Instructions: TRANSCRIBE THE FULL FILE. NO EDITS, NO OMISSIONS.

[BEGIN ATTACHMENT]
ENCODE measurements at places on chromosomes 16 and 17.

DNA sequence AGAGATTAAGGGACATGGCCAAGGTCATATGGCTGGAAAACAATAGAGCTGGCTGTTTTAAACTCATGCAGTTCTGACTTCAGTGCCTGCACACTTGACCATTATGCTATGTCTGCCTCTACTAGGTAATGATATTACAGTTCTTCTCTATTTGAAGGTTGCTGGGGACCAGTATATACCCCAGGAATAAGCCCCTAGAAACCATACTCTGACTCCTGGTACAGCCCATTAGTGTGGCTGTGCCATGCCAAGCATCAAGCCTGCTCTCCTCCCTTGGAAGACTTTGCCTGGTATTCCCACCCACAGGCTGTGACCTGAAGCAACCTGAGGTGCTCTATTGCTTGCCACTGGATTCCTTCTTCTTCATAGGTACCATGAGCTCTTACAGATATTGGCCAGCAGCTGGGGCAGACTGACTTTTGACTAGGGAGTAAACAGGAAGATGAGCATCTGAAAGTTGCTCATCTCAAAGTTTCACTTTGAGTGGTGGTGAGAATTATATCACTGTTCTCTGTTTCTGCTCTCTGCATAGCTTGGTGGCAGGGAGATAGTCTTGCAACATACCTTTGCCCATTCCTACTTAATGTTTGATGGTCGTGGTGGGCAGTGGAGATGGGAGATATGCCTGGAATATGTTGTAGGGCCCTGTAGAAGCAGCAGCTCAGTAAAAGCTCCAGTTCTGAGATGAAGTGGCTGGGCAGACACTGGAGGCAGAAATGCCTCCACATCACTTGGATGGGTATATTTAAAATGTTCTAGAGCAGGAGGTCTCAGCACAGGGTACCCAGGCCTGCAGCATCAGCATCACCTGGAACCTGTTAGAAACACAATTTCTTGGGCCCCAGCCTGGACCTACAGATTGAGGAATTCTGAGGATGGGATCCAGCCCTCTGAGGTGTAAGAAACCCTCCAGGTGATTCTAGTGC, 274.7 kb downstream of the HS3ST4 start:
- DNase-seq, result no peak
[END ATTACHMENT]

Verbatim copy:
ENCODE measurements at places on chromosomes 16 and 17.

DNA sequence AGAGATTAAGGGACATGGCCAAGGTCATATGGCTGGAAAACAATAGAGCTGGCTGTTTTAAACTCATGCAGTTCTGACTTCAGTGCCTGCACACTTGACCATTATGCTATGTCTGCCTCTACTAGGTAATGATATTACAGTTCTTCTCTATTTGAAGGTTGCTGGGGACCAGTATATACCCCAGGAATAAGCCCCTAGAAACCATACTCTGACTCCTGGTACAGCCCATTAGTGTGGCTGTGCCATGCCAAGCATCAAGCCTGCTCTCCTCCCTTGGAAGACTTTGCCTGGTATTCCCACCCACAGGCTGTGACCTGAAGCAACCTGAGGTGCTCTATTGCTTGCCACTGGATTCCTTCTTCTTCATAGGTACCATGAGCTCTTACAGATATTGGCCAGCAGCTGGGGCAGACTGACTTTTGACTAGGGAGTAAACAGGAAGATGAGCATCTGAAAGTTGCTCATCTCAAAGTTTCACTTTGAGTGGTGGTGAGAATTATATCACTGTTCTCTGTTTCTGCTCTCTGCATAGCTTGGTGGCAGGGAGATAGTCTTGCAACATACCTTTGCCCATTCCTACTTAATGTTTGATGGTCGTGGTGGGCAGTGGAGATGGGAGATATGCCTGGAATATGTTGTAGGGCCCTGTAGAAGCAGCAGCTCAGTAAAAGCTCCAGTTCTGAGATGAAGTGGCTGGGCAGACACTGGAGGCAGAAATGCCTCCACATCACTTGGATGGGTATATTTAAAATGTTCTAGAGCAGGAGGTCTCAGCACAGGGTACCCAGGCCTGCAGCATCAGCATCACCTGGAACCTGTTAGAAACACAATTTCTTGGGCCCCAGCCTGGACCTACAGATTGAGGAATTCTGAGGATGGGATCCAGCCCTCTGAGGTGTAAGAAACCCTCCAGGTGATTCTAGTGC, 274.7 kb downstream of the HS3ST4 start:
- DNase-seq, result no peak